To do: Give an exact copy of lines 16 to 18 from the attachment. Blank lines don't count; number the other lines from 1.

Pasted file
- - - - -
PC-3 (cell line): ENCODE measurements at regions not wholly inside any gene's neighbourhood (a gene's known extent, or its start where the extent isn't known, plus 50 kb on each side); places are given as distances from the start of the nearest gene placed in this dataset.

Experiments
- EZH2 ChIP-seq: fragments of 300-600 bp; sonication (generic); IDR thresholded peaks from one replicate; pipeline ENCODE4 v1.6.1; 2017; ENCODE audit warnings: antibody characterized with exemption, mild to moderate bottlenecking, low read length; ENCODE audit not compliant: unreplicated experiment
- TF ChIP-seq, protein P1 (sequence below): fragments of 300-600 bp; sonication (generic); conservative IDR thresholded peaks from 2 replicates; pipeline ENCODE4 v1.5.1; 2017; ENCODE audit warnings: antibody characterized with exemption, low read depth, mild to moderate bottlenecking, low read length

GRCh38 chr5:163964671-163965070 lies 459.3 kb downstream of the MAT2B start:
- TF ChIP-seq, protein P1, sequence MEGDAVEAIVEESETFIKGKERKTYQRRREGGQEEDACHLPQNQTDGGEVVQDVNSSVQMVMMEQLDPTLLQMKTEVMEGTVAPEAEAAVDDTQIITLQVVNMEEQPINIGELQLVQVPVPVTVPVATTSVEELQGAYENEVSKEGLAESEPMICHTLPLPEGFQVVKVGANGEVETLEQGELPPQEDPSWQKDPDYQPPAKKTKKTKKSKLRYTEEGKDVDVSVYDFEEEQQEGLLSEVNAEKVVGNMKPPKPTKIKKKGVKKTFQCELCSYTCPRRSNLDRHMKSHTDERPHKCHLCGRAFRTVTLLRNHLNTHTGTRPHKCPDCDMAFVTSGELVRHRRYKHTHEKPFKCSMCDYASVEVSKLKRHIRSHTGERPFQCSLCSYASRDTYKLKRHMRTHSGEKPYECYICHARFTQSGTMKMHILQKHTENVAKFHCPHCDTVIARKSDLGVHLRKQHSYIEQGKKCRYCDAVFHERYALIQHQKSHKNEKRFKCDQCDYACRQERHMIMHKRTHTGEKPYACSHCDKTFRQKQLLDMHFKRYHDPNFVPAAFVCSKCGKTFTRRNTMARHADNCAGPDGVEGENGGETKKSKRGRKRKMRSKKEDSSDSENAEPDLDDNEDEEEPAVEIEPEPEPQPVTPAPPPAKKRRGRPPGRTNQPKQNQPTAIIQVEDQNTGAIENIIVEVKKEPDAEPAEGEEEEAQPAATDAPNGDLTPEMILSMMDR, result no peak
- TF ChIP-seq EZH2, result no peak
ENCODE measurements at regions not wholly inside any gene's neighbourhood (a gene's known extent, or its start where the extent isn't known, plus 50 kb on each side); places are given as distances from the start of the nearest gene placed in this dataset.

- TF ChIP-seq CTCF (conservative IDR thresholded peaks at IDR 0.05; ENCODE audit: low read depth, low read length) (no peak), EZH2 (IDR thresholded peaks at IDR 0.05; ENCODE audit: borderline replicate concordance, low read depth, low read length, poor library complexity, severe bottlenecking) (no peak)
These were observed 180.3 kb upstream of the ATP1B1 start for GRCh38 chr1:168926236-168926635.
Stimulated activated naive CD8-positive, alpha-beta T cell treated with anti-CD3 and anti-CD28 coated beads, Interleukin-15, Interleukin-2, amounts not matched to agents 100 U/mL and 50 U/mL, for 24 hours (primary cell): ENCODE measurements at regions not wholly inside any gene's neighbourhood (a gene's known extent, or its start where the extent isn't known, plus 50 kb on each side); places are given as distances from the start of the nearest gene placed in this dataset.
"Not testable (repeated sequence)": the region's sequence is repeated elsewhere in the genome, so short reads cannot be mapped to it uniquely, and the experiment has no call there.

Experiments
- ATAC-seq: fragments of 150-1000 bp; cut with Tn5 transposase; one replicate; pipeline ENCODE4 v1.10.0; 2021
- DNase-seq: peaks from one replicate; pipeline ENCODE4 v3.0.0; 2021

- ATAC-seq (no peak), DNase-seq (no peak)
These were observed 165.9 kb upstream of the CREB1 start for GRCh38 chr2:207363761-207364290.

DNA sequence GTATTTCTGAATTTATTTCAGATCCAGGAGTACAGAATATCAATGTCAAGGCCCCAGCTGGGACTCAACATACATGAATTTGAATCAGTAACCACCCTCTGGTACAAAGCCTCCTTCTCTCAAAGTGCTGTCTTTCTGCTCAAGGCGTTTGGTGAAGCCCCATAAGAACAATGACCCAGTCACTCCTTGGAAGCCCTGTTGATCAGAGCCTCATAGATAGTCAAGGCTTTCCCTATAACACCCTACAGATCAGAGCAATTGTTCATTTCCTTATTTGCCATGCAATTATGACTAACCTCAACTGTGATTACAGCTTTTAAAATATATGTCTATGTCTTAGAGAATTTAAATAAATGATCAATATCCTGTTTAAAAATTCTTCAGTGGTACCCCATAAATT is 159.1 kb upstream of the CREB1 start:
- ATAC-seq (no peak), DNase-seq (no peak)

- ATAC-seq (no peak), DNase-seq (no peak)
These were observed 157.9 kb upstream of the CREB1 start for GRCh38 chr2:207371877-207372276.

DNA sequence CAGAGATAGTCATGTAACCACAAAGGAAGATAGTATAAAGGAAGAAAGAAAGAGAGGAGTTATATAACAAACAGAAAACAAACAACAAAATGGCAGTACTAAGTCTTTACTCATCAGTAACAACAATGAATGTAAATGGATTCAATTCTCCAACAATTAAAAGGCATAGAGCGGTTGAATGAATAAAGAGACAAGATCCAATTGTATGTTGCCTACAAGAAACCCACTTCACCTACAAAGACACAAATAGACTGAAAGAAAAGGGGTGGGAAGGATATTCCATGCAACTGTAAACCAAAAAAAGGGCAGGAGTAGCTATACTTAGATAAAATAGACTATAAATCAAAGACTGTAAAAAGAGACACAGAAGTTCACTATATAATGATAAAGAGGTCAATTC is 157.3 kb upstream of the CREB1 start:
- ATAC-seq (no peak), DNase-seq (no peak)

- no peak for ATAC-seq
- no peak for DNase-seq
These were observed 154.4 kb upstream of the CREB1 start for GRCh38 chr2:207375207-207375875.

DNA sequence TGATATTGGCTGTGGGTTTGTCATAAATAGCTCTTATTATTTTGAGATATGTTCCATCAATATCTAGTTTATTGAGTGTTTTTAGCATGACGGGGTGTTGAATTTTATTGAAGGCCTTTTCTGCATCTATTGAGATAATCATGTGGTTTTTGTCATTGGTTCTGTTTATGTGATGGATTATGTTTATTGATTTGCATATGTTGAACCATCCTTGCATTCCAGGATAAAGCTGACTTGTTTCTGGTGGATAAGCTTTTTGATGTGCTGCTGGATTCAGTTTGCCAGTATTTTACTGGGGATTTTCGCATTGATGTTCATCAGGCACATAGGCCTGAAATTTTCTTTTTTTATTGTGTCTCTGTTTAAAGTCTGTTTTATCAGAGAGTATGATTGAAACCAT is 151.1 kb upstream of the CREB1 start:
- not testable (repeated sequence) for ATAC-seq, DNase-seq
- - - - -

- ATAC-seq (no peak), DNase-seq (no peak)
These were observed 165.9 kb upstream of the CREB1 start for GRCh38 chr2:207363761-207364290.

DNA sequence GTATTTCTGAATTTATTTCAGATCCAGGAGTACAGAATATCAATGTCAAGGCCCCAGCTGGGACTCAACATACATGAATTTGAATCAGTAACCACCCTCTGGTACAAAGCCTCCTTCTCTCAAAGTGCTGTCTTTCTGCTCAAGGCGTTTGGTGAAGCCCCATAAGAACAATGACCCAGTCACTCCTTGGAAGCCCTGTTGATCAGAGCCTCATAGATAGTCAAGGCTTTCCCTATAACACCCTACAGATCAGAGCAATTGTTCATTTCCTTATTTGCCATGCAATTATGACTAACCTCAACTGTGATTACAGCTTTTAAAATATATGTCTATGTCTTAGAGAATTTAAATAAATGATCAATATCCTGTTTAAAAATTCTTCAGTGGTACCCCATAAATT is 159.1 kb upstream of the CREB1 start: